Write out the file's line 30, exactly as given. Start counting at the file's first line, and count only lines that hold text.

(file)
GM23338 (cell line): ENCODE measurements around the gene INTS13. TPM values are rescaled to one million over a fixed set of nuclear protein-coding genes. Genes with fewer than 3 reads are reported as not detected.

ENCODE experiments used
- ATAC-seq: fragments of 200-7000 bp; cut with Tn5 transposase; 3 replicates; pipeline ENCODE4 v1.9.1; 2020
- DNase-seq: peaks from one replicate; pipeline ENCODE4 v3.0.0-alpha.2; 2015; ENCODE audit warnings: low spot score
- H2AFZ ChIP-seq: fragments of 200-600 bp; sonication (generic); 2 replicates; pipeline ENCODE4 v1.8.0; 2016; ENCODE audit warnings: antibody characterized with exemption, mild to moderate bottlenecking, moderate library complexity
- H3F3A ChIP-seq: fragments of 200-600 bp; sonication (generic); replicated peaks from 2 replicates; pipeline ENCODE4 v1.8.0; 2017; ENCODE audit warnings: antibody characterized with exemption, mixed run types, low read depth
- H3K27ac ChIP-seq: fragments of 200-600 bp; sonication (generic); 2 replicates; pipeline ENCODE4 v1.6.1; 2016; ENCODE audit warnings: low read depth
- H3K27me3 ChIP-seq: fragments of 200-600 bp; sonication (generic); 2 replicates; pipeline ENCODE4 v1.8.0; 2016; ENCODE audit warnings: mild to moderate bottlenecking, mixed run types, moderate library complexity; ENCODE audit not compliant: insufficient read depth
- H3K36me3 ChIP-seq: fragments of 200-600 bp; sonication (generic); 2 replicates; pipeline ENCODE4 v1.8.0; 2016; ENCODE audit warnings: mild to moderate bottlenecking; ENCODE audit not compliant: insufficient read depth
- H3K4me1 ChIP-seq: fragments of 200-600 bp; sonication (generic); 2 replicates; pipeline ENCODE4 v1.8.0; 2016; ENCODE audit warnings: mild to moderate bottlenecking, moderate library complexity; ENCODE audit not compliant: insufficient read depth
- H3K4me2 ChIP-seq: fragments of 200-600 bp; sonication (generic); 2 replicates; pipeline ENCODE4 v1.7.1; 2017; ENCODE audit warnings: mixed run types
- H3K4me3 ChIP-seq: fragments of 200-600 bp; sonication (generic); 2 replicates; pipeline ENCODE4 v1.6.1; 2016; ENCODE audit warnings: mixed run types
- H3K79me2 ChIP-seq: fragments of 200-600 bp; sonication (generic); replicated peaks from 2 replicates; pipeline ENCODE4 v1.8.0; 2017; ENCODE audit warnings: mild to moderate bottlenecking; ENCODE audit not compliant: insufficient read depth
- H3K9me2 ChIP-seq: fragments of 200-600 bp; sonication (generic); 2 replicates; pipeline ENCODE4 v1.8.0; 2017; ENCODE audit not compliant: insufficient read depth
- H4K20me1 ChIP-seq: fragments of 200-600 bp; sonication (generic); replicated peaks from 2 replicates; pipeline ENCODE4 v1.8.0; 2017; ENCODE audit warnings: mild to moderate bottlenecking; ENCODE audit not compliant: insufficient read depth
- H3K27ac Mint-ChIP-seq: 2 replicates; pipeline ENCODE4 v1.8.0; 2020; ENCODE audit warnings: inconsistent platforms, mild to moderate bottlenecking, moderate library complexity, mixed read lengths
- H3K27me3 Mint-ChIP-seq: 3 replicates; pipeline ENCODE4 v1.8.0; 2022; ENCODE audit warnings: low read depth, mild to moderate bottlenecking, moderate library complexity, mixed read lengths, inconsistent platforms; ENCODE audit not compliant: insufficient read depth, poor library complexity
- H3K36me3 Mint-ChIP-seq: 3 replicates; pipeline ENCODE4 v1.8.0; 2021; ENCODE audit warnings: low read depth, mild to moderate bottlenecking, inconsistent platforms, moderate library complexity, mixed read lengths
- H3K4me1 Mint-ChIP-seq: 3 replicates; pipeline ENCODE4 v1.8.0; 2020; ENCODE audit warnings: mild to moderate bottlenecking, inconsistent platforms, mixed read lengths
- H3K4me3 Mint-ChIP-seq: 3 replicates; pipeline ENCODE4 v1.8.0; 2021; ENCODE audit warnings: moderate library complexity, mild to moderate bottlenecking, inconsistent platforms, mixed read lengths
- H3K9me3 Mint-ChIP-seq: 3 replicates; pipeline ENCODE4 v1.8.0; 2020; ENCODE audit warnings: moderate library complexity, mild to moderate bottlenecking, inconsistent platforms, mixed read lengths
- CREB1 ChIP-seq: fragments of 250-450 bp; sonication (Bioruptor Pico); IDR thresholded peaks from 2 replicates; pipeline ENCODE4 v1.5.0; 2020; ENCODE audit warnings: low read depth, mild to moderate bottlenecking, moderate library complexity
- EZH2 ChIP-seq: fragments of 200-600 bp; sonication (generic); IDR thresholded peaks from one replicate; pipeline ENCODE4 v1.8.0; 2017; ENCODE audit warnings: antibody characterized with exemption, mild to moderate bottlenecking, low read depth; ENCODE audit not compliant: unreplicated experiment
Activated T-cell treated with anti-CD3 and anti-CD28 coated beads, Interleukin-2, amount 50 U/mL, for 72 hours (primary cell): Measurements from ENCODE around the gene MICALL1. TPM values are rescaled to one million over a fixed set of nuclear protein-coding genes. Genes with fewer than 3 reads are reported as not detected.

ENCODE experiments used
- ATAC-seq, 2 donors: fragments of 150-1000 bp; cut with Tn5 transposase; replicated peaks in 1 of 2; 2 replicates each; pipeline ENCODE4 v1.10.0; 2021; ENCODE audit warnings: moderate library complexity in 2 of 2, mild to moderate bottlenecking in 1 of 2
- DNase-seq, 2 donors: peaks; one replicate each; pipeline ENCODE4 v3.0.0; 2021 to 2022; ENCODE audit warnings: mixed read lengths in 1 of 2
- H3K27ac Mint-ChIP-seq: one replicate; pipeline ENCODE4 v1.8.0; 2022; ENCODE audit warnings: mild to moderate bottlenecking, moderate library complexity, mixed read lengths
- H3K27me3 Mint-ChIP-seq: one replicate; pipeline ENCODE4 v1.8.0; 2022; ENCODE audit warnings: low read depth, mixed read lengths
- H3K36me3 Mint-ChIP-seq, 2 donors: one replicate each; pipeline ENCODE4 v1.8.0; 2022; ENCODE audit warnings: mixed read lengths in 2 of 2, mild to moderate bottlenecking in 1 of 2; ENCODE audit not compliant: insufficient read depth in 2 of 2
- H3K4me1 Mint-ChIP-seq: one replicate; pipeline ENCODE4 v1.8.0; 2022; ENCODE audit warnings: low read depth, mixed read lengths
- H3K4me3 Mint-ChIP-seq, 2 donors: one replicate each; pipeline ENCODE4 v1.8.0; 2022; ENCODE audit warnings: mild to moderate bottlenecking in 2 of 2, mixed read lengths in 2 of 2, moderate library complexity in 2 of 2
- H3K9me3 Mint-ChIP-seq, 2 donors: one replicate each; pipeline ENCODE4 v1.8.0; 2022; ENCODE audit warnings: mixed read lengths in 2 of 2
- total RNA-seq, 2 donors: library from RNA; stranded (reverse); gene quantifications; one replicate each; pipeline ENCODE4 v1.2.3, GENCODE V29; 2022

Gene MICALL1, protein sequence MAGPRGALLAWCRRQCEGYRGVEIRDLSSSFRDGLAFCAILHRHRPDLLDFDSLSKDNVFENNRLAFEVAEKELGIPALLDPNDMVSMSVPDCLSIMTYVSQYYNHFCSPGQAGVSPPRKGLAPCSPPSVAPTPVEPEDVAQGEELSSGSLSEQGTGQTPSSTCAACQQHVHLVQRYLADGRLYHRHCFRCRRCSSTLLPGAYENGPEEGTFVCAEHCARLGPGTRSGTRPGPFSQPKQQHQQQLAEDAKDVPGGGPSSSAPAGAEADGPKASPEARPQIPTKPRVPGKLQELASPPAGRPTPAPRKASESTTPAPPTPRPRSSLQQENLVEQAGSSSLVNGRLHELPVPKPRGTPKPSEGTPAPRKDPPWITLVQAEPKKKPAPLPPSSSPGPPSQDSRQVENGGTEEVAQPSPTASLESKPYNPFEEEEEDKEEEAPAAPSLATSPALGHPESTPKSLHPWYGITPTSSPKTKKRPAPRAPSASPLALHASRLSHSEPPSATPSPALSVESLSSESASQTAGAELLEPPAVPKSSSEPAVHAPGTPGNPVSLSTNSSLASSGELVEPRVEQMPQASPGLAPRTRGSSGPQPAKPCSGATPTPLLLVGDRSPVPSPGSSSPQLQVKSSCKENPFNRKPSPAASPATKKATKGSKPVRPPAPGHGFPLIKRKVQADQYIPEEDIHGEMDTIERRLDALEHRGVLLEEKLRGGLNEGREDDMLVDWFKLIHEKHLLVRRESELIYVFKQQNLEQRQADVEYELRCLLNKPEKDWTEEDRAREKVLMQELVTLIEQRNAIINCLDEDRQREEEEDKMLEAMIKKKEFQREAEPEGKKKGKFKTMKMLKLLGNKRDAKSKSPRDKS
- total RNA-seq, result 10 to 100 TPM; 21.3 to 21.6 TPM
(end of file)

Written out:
- H3K36me3 Mint-ChIP-seq, 2 donors: one replicate each; pipeline ENCODE4 v1.8.0; 2022; ENCODE audit warnings: mixed read lengths in 2 of 2, mild to moderate bottlenecking in 1 of 2; ENCODE audit not compliant: insufficient read depth in 2 of 2